“Oncology is unique, but it’s less unique than it used to be.” So said Daniel Mullins, a healthcare economist at the University of Maryland School of Pharmacy, during an opening workshop held April 18 at the Academy of Managed Care Pharmacy’s annual event in San Francisco.
Such language is an overt acknowledgement that soaring oncology costs are a collective problem for US payers, many of whom are experimenting with evidence-based initiatives like cancer pathways or novel reimbursement plans for providers (or sometimes both). But before they can leverage pathways and bundled care, payers must open their doors to community oncologists and convince them to collaborate.
“We’ve got to engage providers and come up with consensus,” admitted Dr. John Cruickshank, chief medical officer of the New Mexico-based payer Lovelace Health Plan at the AMCP meeting.
That’s music to the ears of Dr. Barry Brooks, a medical oncologist with Texas Oncology, a community-based practice affiliated with Innovent’s US Oncology. In a recent 15 minute podcast with Real Endpoints, he offers a provider’s perspective on the engagement issue, as well as simple solutions.
Brooks is a big fan of cancer pathways and understands why payers believe the concept is a powerful tool to lower oncology costs. But he predicts providers would embrace the concept in greater numbers if payers would agree to two simple things. First, payers should agree to waive prior authorization requirements, which eat up considerable time and administrative resources and are perceived by physicians as a barrier to care. Second, payers should also relinquish the right to retrospective reviews of care plans (outside of ensuring an evidence-based protocol is actually being used).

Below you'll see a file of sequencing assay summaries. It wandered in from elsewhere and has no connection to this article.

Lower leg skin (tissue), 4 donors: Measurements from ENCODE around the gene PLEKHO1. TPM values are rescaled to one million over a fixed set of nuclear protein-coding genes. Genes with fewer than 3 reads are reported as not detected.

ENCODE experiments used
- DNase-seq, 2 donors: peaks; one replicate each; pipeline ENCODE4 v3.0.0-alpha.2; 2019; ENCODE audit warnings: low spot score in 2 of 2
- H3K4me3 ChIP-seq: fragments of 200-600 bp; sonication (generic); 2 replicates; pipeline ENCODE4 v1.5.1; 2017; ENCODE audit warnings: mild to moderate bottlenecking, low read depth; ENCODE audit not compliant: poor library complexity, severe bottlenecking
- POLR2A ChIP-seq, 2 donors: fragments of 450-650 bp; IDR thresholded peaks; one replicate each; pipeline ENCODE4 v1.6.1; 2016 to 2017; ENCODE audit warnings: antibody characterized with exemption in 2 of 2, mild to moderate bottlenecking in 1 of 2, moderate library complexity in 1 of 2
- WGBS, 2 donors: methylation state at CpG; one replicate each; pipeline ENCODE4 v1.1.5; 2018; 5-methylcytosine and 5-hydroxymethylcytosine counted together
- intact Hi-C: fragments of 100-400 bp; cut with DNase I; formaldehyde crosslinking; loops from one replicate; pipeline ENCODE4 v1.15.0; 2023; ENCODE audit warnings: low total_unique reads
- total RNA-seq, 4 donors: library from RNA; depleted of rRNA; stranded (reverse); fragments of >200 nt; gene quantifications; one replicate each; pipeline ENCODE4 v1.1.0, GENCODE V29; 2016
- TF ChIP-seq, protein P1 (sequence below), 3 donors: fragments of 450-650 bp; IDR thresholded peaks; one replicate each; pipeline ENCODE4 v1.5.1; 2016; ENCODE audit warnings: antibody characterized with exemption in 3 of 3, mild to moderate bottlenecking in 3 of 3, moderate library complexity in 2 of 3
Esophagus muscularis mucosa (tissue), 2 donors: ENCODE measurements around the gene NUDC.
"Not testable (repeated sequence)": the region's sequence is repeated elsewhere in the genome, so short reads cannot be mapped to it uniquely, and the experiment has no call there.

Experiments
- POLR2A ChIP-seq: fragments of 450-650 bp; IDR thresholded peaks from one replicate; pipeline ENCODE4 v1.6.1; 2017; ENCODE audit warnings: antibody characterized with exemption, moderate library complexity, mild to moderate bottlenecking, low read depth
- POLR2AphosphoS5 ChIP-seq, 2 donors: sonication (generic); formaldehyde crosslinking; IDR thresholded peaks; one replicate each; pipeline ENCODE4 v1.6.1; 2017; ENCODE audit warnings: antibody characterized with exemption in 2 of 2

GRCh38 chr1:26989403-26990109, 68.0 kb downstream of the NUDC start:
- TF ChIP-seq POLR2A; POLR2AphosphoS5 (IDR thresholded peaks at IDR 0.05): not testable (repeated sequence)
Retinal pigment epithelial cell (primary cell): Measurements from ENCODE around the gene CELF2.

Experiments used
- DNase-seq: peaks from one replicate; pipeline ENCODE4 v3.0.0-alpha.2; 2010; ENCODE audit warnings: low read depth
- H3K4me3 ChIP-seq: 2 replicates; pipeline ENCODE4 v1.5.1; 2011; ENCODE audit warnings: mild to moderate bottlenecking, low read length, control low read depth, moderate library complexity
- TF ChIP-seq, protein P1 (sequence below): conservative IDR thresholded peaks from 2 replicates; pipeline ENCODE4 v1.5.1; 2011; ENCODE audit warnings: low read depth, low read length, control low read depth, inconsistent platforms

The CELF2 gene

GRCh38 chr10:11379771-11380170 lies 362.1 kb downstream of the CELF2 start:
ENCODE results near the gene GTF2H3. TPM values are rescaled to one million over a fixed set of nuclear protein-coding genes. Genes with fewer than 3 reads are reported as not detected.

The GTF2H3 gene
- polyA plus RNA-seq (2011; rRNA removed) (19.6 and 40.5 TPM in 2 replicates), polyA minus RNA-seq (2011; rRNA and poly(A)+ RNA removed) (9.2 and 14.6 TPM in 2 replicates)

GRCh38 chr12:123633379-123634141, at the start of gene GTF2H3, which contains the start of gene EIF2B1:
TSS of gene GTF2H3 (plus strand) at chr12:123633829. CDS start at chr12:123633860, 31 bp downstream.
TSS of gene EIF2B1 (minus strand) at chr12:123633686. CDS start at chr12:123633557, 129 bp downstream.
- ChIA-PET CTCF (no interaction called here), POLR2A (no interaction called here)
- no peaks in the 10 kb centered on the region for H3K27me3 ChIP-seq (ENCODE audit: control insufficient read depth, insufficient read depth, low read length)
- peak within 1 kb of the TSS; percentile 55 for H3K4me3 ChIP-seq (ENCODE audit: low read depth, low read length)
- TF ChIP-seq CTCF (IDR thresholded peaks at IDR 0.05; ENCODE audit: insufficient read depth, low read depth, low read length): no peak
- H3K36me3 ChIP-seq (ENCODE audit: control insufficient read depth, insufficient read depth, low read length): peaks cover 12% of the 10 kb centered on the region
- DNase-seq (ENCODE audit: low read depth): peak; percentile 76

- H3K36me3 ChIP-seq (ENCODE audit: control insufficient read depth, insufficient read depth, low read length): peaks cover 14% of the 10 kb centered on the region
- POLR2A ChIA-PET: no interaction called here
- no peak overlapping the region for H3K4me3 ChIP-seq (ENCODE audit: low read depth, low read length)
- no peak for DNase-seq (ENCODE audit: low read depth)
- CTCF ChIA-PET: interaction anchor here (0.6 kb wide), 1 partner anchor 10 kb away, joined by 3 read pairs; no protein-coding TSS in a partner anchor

Nor does Brooks see a need right now to clutter the pathway conversation with financial incentives that aim to pull physicians in via bundled reimbursement models that are hard to understand (and even harder to calculate). Instead, according to Brooks physicians could be asked near-term to embrace clinical pathways in “a take it or leave it” fashion. But, he says, for physicians who take it, “it’s a lot easier” because the administrative hassles associated with prior authorizations are no more.
In sum, eliminating prior authorization is the carrot to higher quality (and potentially lower cost) cancer care. Better yet, no sticks that might put a payer on the front page of the newspaper are required.
For more of Brook’s perspective on cancer pathways and potential barriers to provider adoption, click on this link.
Key image courtesy of flickrer Uriel Akaria via creative commons.